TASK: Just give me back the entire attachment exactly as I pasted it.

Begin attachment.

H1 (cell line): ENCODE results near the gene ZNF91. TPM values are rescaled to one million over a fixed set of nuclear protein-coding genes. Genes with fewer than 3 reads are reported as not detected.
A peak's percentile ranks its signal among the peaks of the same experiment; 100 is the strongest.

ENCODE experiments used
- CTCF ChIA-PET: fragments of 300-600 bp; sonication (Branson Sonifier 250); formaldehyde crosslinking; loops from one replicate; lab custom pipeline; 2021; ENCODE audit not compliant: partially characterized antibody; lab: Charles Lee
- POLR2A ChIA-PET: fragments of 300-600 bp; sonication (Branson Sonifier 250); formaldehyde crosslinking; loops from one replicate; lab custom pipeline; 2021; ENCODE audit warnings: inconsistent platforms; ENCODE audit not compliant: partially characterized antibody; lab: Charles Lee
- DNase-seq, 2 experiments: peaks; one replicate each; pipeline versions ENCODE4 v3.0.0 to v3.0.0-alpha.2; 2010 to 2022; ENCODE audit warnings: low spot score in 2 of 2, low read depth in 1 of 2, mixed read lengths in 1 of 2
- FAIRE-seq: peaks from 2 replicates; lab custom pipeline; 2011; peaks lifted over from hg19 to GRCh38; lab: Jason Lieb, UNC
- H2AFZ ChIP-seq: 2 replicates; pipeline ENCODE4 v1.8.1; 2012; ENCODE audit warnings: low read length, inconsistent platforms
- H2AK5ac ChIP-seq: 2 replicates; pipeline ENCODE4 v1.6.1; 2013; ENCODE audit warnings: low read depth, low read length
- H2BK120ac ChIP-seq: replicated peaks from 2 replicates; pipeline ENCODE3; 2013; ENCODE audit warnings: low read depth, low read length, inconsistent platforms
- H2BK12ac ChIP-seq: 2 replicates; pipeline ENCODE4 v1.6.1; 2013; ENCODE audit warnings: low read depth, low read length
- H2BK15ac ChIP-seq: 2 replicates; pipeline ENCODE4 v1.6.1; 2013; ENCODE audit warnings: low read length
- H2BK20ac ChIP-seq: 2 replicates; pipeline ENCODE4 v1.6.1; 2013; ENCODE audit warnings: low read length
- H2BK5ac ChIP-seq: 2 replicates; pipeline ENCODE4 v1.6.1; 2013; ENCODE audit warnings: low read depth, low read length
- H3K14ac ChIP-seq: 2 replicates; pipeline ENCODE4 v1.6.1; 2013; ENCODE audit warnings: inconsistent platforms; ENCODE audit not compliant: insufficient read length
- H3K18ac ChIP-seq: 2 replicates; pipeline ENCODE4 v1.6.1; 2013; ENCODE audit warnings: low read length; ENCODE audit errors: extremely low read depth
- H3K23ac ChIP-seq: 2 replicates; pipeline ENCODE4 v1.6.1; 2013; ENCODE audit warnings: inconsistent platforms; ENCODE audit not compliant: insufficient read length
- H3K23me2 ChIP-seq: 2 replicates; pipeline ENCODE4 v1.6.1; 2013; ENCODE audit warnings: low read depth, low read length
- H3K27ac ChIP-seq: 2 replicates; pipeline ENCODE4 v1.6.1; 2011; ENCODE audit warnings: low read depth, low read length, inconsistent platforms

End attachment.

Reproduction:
H1 (cell line): ENCODE results near the gene ZNF91. TPM values are rescaled to one million over a fixed set of nuclear protein-coding genes. Genes with fewer than 3 reads are reported as not detected.
A peak's percentile ranks its signal among the peaks of the same experiment; 100 is the strongest.

ENCODE experiments used
- CTCF ChIA-PET: fragments of 300-600 bp; sonication (Branson Sonifier 250); formaldehyde crosslinking; loops from one replicate; lab custom pipeline; 2021; ENCODE audit not compliant: partially characterized antibody; lab: Charles Lee
- POLR2A ChIA-PET: fragments of 300-600 bp; sonication (Branson Sonifier 250); formaldehyde crosslinking; loops from one replicate; lab custom pipeline; 2021; ENCODE audit warnings: inconsistent platforms; ENCODE audit not compliant: partially characterized antibody; lab: Charles Lee
- DNase-seq, 2 experiments: peaks; one replicate each; pipeline versions ENCODE4 v3.0.0 to v3.0.0-alpha.2; 2010 to 2022; ENCODE audit warnings: low spot score in 2 of 2, low read depth in 1 of 2, mixed read lengths in 1 of 2
- FAIRE-seq: peaks from 2 replicates; lab custom pipeline; 2011; peaks lifted over from hg19 to GRCh38; lab: Jason Lieb, UNC
- H2AFZ ChIP-seq: 2 replicates; pipeline ENCODE4 v1.8.1; 2012; ENCODE audit warnings: low read length, inconsistent platforms
- H2AK5ac ChIP-seq: 2 replicates; pipeline ENCODE4 v1.6.1; 2013; ENCODE audit warnings: low read depth, low read length
- H2BK120ac ChIP-seq: replicated peaks from 2 replicates; pipeline ENCODE3; 2013; ENCODE audit warnings: low read depth, low read length, inconsistent platforms
- H2BK12ac ChIP-seq: 2 replicates; pipeline ENCODE4 v1.6.1; 2013; ENCODE audit warnings: low read depth, low read length
- H2BK15ac ChIP-seq: 2 replicates; pipeline ENCODE4 v1.6.1; 2013; ENCODE audit warnings: low read length
- H2BK20ac ChIP-seq: 2 replicates; pipeline ENCODE4 v1.6.1; 2013; ENCODE audit warnings: low read length
- H2BK5ac ChIP-seq: 2 replicates; pipeline ENCODE4 v1.6.1; 2013; ENCODE audit warnings: low read depth, low read length
- H3K14ac ChIP-seq: 2 replicates; pipeline ENCODE4 v1.6.1; 2013; ENCODE audit warnings: inconsistent platforms; ENCODE audit not compliant: insufficient read length
- H3K18ac ChIP-seq: 2 replicates; pipeline ENCODE4 v1.6.1; 2013; ENCODE audit warnings: low read length; ENCODE audit errors: extremely low read depth
- H3K23ac ChIP-seq: 2 replicates; pipeline ENCODE4 v1.6.1; 2013; ENCODE audit warnings: inconsistent platforms; ENCODE audit not compliant: insufficient read length
- H3K23me2 ChIP-seq: 2 replicates; pipeline ENCODE4 v1.6.1; 2013; ENCODE audit warnings: low read depth, low read length
- H3K27ac ChIP-seq: 2 replicates; pipeline ENCODE4 v1.6.1; 2011; ENCODE audit warnings: low read depth, low read length, inconsistent platforms